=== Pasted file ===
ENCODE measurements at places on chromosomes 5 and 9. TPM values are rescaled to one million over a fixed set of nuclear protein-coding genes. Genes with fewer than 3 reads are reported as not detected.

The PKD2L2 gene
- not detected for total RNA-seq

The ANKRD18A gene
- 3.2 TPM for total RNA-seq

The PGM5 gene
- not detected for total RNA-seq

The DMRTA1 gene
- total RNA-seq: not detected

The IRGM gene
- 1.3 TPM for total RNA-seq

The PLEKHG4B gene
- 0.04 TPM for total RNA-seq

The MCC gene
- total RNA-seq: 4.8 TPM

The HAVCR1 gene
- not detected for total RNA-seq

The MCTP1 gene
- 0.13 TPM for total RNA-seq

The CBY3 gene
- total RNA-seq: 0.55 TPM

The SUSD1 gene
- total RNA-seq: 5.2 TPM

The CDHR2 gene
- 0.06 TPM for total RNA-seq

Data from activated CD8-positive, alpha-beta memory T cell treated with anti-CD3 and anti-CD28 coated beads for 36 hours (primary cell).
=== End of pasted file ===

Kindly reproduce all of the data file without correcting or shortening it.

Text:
ENCODE measurements at places on chromosomes 5 and 9. TPM values are rescaled to one million over a fixed set of nuclear protein-coding genes. Genes with fewer than 3 reads are reported as not detected.

The PKD2L2 gene
- not detected for total RNA-seq

The ANKRD18A gene
- 3.2 TPM for total RNA-seq

The PGM5 gene
- not detected for total RNA-seq

The DMRTA1 gene
- total RNA-seq: not detected

The IRGM gene
- 1.3 TPM for total RNA-seq

The PLEKHG4B gene
- 0.04 TPM for total RNA-seq

The MCC gene
- total RNA-seq: 4.8 TPM

The HAVCR1 gene
- not detected for total RNA-seq

The MCTP1 gene
- 0.13 TPM for total RNA-seq

The CBY3 gene
- total RNA-seq: 0.55 TPM

The SUSD1 gene
- total RNA-seq: 5.2 TPM

The CDHR2 gene
- 0.06 TPM for total RNA-seq

Data from activated CD8-positive, alpha-beta memory T cell treated with anti-CD3 and anti-CD28 coated beads for 36 hours (primary cell).